BERLIN, Nov 25, 2016 (AFP) – Germany’s flagship airline Lufthansa cancelled 830 domestic and European flights on Friday, affecting more than 100,000 passengers, as a strike by pilots demanding higher pay stretched into a third day.
The airline said it would also scrap 137 long-haul flights on Saturday after the pilots’ union Cockpit announced another extension of the stoppage.
More than 2,700 flights have now been cancelled since the start of the walkout, causing travel disruptions for over 345,000 passengers, Lufthansa said in a statement.
It is the pilots’ 14th strike since April 2014.
Cockpit is demanding a pay rise of an average of 3.66 percent per year, retroactive for the past five years. The management is offering 2.5 percent.
Austrian Airlines and Swiss — part of the Lufthansa group — have tried to pick up some of the slack by expanding their service to Germany.
The group’s other airlines — including Germanwings, Air Dolomiti and Brussels Airlines — have not been affected by the strike.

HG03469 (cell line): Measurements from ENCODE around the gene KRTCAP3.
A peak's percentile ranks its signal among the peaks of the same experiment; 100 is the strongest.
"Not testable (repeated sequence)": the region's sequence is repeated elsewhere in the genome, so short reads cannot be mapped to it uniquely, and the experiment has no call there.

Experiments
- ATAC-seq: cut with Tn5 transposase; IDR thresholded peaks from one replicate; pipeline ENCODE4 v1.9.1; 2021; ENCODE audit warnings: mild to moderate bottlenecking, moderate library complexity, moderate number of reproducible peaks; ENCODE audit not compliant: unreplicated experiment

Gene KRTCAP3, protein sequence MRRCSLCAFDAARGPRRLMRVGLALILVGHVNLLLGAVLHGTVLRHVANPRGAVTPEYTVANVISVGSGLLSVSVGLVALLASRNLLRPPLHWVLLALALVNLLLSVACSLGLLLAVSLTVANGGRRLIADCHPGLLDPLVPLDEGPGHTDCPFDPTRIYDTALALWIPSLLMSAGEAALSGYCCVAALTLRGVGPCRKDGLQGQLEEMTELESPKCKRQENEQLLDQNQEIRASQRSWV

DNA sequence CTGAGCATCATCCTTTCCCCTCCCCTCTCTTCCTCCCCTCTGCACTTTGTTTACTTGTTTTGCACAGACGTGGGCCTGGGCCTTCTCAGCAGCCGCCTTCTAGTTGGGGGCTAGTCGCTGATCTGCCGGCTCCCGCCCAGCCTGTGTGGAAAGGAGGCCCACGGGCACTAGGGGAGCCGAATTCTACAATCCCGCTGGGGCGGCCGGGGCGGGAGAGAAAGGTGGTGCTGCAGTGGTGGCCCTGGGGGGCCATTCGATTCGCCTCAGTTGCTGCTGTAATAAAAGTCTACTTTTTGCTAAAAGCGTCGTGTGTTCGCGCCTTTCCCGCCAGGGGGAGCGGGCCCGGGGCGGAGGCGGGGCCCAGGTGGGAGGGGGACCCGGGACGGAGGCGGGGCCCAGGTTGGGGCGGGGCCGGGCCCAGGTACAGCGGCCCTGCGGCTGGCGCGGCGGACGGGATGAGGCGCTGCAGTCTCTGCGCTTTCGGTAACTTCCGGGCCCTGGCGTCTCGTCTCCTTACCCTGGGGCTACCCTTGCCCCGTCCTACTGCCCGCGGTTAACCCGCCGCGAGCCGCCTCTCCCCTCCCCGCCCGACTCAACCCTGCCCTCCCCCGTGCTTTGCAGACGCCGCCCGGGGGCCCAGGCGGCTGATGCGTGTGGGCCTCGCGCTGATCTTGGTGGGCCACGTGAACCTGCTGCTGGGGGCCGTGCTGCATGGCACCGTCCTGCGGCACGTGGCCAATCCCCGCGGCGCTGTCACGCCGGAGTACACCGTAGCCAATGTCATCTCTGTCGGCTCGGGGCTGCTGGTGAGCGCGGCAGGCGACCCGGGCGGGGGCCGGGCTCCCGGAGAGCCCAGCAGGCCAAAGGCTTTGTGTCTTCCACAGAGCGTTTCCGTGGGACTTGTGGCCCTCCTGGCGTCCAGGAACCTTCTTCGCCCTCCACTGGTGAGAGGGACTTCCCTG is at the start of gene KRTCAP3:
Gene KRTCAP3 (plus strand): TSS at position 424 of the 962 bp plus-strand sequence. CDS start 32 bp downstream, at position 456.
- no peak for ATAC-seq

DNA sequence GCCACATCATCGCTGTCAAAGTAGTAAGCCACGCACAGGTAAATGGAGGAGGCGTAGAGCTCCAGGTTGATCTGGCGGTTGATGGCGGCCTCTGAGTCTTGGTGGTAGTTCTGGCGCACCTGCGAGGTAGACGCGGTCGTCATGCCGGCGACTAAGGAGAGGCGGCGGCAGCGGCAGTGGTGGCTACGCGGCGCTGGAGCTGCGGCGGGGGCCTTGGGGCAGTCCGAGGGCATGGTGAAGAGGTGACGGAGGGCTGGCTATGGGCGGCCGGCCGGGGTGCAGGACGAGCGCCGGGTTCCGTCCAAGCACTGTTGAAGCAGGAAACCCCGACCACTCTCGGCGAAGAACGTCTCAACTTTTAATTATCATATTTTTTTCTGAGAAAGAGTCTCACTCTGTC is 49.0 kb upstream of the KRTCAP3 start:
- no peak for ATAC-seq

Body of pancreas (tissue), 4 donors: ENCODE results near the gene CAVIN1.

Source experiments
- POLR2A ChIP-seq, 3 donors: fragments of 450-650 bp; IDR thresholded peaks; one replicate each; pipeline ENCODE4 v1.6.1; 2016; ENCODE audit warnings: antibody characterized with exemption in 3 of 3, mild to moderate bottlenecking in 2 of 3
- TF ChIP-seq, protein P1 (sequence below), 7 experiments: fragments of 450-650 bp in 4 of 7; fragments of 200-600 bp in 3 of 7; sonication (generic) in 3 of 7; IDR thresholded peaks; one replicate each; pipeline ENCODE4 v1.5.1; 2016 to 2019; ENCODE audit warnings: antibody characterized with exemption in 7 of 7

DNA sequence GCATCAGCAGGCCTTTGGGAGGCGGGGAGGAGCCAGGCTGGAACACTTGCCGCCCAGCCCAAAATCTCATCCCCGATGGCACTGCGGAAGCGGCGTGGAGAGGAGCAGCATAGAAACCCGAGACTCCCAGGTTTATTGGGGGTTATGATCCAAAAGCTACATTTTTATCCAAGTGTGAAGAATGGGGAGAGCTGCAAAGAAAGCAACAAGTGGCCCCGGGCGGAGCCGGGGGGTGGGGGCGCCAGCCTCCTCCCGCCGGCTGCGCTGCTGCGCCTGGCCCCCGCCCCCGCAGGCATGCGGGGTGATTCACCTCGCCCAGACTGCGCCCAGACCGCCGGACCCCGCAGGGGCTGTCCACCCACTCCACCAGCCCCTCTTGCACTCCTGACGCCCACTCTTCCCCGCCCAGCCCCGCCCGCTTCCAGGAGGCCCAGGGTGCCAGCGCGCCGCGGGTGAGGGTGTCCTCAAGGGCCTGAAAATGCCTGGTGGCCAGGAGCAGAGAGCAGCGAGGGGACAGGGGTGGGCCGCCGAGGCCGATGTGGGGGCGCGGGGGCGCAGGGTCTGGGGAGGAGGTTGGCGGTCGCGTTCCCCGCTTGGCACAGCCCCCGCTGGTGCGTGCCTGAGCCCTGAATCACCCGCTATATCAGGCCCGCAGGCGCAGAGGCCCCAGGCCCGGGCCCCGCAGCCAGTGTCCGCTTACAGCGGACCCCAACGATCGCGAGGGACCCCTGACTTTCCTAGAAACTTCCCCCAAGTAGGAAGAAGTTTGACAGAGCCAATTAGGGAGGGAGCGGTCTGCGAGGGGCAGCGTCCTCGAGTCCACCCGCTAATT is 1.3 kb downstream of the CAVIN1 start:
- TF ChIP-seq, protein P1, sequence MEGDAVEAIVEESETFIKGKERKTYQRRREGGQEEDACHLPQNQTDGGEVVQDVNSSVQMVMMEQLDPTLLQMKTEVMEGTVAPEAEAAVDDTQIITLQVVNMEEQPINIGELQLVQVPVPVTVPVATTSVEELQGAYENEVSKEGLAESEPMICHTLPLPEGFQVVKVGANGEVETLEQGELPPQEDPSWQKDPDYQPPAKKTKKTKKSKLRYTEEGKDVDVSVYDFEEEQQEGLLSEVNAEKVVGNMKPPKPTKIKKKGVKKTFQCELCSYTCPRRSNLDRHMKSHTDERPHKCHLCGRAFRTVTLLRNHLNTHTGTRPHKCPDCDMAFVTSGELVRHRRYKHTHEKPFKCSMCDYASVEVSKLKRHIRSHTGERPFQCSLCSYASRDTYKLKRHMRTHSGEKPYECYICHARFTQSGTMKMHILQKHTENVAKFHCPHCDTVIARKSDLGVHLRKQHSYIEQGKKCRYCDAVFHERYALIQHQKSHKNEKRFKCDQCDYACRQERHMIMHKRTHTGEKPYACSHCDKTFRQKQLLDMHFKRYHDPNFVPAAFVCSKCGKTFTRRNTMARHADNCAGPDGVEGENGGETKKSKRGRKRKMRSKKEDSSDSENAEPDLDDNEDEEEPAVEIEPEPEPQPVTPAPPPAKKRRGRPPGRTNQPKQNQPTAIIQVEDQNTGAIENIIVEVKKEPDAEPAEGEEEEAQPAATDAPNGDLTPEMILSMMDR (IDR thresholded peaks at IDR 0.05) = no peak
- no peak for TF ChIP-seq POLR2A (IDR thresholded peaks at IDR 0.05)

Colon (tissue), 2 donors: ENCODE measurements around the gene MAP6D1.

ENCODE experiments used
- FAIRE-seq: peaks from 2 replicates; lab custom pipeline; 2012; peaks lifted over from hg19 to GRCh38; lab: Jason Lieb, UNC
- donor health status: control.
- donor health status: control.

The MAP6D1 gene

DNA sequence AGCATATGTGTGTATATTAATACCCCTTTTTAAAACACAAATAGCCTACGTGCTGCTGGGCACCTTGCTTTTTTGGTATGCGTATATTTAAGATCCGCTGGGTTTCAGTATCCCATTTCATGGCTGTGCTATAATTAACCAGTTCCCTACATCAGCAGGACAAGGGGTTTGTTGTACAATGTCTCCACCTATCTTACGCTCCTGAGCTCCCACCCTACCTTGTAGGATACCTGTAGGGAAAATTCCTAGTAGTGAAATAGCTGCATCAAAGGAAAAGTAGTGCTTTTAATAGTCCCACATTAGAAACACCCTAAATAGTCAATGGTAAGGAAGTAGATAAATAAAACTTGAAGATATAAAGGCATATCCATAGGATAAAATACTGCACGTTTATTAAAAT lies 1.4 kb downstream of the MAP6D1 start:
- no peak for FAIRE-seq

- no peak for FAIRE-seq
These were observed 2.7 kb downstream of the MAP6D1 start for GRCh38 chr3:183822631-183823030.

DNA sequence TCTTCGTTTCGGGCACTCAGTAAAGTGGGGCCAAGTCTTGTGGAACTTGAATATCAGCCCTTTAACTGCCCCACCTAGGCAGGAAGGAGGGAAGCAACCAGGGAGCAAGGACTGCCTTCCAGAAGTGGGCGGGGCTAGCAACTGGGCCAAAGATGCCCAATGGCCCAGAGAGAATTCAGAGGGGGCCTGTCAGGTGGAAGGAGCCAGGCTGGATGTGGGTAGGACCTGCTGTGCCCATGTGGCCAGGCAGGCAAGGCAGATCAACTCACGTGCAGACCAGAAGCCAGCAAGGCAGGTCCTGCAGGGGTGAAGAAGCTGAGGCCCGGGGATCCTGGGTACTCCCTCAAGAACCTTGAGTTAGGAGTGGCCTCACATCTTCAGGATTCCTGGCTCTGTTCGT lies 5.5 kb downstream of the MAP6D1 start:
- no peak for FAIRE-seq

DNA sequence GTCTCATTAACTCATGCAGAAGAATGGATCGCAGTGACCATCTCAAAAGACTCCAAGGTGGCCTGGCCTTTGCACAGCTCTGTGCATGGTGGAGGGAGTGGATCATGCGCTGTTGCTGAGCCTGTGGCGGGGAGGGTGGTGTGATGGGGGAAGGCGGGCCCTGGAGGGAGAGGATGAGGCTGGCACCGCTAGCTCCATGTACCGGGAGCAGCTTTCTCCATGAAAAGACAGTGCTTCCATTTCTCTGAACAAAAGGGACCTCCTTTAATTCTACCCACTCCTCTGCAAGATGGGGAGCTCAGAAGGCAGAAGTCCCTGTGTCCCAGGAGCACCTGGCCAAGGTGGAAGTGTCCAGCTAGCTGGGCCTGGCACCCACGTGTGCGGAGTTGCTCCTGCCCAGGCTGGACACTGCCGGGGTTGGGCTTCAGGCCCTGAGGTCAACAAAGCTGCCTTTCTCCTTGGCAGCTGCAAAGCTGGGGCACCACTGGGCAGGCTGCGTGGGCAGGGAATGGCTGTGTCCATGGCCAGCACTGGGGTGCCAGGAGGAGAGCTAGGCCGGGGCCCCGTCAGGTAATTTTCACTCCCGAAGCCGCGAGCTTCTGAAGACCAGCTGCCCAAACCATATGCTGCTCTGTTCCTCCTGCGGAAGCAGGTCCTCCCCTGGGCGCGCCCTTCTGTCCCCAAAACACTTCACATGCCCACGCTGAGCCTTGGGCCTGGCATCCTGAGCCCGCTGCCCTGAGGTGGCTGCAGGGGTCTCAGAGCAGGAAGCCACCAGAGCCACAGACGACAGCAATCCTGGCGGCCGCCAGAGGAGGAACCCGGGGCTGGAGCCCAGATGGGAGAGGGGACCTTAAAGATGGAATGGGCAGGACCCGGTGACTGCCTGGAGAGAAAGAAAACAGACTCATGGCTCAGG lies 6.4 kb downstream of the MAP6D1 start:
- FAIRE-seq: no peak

Top-selling daily Bild says the strike is costing Lufthansa some 10 million euros ($10.5 million) a day.
Affected passengers can rebook their flights without charge or request rail travel vouchers, the airline said.
Lufthansa’s hub management board member Harry Hohmeister said on Thursday it was “not possible” to meet the pilots’ demands.
“The starting point is that we already pay our pilots far better than our competitors,” he said.
A pilot in the top seniority category can earn more than 22,000 euros ($23,000) per month.
The airline said last month that it expects its annual earnings before interest and tax will reach “approximately previous year’s level” of 1.8 billion euros ($1.9 billion).
Lufthansa has been battling a series of walkouts by both the pilots and cabin crew over the last two years, as it seeks to bring down costs to survive competition from budget rivals such as EasyJet and Ryanair.
The German carrier has responded by focusing on long-haul flights and catering to business and first-class passengers.
In July, it ended a long-running dispute with cabin crew through a deal on pay and working conditions, including a no-strike agreement and job guarantees until 2021.
The breakthrough came after cabin staff staged the longest walkout in Lufthansa’s history last November, with a seven-day stoppage that led to 4,700 flight cancellations and grounded over half a million passengers.